But after the former All-Met from O’Connel broke his wrist in the Tar Heels’ round-of-32 win against Creighton, his team may soon find out whether they can win in March without their floor leader.
Marshall had surgery to insert a screw in his fractured right wrist on Monday, but tweeted on Wednesday afternoon that his cast is already off. North Carolina coach Roy Williams said Tuesday that he does not expect Marshall to play on Friday when the Tar Heels face upset-minded Ohio in the Sweet 16, and he reiterated that thought on ESPN’s “Mike & Mike in the Morning” on Wednesday.
“What we’re going to do is just practice every day, and if something weird happens that they say he can play, I’m probably going to let the guy play,” Williams said. “But I just do not foresee that happening.”
Williams has consistently said the team does not know whether or not Marshall might be cleared to play as the questions continue to come from reporters on a daily basis. Marshall’s father, Dennis, meanwhile, caused a stir earlier when he texted a CBS reporter Jeff Goodman “hang onto your seatbelt” shortly after Marshall’s procedure.
Marshall’s court vision and precision passing on fast breaks and in the half court set have made him one of the nation’s top point guards. He leads the country with 351 assists this season and averages nearly 10 (9.8) per game. But Marshall has picked up his play on the offensive end of late as well. After cracking double figures in scoring in four of the team’s first 30 games, he has scored at least 11 points in six straight, making defenses who sag on him to double-team leading scorers Tyler Zeller, John Henson and Harrison Barnes pay.
If Marshall cannot play, the Tar Heels go from a favorite to meet Kentucky in the national championship to perhaps the most vulnerable No. 1 seed in the field. When Dexter Strickland tore his ACL at Virginia Tech in January, North Carolina lots its starting shooting guard and Marshall’s primary back up. The only other scholarship point guard on the roster is freshman Stilman White, who has spelled Marshall this season. Needless to say, North Carolina’s options are limited.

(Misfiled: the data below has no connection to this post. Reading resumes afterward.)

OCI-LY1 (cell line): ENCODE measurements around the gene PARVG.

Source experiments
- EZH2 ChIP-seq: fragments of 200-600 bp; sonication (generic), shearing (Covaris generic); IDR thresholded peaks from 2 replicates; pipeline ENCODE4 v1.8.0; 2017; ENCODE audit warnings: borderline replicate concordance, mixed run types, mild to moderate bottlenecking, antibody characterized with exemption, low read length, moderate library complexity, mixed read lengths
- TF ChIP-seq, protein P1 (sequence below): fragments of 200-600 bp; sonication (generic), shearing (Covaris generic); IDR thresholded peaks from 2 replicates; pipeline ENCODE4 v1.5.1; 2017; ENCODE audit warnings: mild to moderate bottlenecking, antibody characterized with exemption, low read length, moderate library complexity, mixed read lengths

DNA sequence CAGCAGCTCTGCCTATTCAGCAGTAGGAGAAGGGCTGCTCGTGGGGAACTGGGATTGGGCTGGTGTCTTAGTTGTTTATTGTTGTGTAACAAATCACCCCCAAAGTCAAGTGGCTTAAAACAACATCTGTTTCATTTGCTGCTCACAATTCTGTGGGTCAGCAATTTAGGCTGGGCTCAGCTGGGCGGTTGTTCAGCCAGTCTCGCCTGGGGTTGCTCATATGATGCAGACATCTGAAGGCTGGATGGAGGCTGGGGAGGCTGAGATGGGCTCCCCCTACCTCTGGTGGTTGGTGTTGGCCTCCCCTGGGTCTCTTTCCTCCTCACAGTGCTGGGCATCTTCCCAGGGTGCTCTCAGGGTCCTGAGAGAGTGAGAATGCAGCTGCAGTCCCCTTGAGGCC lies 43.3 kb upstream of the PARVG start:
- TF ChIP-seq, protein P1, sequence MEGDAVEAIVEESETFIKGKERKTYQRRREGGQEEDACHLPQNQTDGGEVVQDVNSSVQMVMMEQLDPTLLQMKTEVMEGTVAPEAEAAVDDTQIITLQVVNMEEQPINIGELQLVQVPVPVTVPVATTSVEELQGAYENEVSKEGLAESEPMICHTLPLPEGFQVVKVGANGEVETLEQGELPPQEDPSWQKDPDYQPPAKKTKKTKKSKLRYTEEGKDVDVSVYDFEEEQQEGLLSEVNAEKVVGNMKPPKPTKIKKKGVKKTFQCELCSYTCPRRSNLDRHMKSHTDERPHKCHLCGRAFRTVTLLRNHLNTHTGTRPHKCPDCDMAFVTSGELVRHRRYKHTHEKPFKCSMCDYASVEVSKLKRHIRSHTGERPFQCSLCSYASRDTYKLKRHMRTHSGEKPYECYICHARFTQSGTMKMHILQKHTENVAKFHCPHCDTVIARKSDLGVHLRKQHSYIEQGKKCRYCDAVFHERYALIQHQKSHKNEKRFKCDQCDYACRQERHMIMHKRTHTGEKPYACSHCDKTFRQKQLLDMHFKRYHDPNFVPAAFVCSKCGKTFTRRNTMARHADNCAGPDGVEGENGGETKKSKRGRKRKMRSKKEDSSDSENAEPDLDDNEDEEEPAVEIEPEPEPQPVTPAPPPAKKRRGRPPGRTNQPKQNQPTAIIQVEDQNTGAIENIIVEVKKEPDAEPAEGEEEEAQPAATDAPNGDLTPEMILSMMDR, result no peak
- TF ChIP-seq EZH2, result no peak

Stilman White — The freshman from Wilmington, N.C. played five minutes against Creighton and eight against Vermont and has eclipsed 10 minutes only once this season — he played 11 in a 50-point rout of Nicholls State. White averages less than one point per game, but the Tar Heels need him to distribute, not score. Despite his inexperience, White has proven to be sure-handed with the ball this season — he has only five turnovers in 136 minutes with 19 assists. If Marshall can’t go, White will likely get the start against Ohio.
Justin Watts — A senior from Durham, Watts has filled in at a variety of positions for the Tar Heels, including the point. At 6-foot-5, he’s more suited to the frontcourt and has shown a knack for hitting the boards on both ends. But in a pinch, Watts has been able to bring the ball up and get the offense going. Watts averages one point per game and played only two minutes against Creighton after playing 15 against Vermont.
Harrison Barnes/Reggie Bullock — If they had to, North Carolina’s starting small forward and shooting guard could bring the ball up, but since both players excel when they receive the ball in a position to score, it could limit their offensive outputs. For the Tar Heels to continue their run, Barnes needs to step up, and forcing him to run the offense and score more might be too heavy a burden.
“One thing I’m trying to get them to understand is, you can help us by not hurting us,” Williams told Mike & Mike. “Don’t try to be Kendall Marshall; be what you are. Secure the basketball, don’t put the ball in jeopardy, and move the ball up the floor as quick as you can by dribble or pass. Make the easiest play.”
Ohio boasts an experienced backcourt with juniors Walter Offutt and D.J. Cooper leading the Bobcats in scoring. Offutt paced Ohio with 21 points in their round-of-32 win over South Florida and Cooper had 21 to propel the Bobcats to a round-of-64 upset of 4th-seeded Michigan.
But the bigger concern for the Tar Heels should be the duo’s defensive prowess. Through two tournament games, Offutt already has six steals, while Cooper had two against South Florida. Their active hands could cause issues for an inexperienced ball-handler, and with North Carolina’s focus on pushing the ball up the floor nearly every possession, turnovers could pile up.
Williams has frequently said Marshall is his most indispensable player. But the Tar Heels might need to find a way to win one without him and hope he can go on Sunday against Kansas or N.C. State should they advance.
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